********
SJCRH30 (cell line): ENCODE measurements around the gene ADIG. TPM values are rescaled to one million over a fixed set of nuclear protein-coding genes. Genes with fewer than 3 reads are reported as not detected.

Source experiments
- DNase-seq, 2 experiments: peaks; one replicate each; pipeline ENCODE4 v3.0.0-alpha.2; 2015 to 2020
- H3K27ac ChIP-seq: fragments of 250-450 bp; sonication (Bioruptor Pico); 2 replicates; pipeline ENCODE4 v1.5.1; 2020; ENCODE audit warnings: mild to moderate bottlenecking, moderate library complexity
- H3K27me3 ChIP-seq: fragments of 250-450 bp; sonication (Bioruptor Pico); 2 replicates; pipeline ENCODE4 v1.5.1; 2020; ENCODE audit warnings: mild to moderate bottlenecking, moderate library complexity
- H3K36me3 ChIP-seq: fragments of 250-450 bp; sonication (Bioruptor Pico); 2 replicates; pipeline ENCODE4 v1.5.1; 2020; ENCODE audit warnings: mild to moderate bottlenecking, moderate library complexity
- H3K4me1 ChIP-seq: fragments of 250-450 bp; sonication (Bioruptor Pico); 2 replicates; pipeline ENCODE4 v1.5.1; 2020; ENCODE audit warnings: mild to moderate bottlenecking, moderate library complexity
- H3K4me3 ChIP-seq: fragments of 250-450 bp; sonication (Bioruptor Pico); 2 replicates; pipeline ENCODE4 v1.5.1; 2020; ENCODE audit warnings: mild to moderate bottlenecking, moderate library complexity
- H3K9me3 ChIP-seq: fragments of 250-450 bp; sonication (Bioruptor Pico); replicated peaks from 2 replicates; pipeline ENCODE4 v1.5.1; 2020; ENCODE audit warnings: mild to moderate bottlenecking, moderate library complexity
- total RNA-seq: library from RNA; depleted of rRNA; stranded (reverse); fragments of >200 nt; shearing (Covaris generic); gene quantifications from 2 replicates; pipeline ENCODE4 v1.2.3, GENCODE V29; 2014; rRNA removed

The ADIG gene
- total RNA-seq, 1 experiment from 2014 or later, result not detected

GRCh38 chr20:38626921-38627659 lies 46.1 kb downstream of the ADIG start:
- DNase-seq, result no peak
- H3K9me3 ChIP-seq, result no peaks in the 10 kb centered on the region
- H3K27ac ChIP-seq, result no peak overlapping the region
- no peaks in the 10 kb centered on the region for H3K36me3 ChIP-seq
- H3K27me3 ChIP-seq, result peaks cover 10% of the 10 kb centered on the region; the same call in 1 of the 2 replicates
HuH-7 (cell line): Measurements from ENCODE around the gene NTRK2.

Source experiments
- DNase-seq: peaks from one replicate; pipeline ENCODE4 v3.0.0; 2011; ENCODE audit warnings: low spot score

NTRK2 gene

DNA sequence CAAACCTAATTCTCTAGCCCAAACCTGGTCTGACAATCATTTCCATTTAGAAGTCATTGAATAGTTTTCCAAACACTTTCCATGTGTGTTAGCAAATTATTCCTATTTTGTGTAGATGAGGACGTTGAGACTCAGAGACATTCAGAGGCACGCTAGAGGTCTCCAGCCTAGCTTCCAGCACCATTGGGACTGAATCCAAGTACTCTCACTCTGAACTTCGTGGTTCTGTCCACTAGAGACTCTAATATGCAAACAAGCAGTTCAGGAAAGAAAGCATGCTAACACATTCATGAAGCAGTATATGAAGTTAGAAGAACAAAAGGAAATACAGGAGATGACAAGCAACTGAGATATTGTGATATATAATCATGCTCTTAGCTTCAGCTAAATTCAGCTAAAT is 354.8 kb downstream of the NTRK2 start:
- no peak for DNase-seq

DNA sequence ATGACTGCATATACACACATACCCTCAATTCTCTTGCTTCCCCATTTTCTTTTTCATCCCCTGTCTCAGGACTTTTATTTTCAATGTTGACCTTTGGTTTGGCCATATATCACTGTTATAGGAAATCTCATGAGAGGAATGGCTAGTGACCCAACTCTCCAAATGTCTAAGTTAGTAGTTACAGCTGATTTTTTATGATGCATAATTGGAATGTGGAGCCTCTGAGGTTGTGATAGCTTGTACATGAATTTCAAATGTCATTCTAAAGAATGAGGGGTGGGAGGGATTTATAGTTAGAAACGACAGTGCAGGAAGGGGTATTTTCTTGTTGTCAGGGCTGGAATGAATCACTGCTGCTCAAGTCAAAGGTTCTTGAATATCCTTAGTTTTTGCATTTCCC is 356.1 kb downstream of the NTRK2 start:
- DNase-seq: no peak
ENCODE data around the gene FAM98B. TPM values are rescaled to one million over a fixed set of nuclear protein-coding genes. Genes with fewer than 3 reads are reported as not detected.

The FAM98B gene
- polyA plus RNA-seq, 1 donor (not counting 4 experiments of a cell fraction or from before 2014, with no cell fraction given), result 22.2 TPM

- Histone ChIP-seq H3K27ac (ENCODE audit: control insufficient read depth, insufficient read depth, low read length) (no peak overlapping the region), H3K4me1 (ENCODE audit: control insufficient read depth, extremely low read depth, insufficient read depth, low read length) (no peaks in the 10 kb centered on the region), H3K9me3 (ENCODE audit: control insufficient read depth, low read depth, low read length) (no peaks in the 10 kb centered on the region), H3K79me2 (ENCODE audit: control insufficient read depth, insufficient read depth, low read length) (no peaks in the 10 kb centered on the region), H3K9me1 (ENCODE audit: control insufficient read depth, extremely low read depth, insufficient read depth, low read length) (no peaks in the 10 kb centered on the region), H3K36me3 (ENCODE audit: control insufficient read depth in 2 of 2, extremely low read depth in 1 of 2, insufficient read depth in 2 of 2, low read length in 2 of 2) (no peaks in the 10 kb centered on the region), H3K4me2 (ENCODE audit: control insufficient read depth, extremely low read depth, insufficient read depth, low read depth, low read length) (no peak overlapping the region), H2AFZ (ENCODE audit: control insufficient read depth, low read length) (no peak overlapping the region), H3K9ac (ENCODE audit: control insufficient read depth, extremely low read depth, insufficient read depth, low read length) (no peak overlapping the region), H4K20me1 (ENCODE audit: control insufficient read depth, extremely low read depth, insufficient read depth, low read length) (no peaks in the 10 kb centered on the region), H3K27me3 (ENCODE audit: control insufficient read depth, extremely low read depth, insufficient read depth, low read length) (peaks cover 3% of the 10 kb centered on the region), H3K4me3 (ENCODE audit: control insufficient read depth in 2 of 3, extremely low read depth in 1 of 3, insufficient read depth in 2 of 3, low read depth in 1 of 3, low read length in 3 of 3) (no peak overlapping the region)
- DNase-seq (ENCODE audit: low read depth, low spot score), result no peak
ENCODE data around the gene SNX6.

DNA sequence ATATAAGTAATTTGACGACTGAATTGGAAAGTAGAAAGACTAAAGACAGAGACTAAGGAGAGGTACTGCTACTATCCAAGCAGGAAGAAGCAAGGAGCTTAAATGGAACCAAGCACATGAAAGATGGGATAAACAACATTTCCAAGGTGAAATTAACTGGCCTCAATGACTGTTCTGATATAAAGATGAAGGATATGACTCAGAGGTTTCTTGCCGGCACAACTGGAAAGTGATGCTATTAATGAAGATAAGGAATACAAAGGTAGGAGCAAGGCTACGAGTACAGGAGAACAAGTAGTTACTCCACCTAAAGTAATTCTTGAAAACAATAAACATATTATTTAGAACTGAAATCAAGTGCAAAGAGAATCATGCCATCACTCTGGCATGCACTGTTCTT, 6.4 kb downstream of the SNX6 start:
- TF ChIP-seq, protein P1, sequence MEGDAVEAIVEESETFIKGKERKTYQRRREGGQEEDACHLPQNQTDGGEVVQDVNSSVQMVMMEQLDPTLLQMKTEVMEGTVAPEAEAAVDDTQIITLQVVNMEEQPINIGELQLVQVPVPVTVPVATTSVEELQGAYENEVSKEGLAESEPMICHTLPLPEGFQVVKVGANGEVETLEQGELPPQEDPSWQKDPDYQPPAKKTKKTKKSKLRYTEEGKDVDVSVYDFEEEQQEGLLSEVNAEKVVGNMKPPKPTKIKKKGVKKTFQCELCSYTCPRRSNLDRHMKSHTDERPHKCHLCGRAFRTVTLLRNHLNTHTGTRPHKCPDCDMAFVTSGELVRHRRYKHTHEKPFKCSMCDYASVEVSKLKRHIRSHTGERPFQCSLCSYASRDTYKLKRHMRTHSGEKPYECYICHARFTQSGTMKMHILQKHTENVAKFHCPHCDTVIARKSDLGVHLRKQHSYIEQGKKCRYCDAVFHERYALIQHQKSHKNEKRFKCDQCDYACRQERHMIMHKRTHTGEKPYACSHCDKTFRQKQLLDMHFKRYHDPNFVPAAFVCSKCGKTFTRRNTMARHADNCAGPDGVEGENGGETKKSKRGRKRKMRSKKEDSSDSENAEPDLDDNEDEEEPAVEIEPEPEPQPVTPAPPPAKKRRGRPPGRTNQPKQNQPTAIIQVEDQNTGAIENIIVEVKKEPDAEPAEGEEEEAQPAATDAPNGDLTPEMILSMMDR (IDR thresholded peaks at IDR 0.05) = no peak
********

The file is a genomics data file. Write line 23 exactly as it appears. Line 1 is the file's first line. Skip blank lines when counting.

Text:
DNA sequence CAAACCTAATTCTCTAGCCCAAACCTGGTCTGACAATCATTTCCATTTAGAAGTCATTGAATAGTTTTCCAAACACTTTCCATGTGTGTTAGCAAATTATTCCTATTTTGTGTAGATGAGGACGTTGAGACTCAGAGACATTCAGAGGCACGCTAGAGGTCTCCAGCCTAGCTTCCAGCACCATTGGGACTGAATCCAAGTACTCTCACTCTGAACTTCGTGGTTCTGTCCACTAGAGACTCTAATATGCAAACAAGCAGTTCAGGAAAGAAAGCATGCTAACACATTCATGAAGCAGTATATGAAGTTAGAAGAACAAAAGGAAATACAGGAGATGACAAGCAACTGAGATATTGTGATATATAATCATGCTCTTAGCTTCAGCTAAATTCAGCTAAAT is 354.8 kb downstream of the NTRK2 start: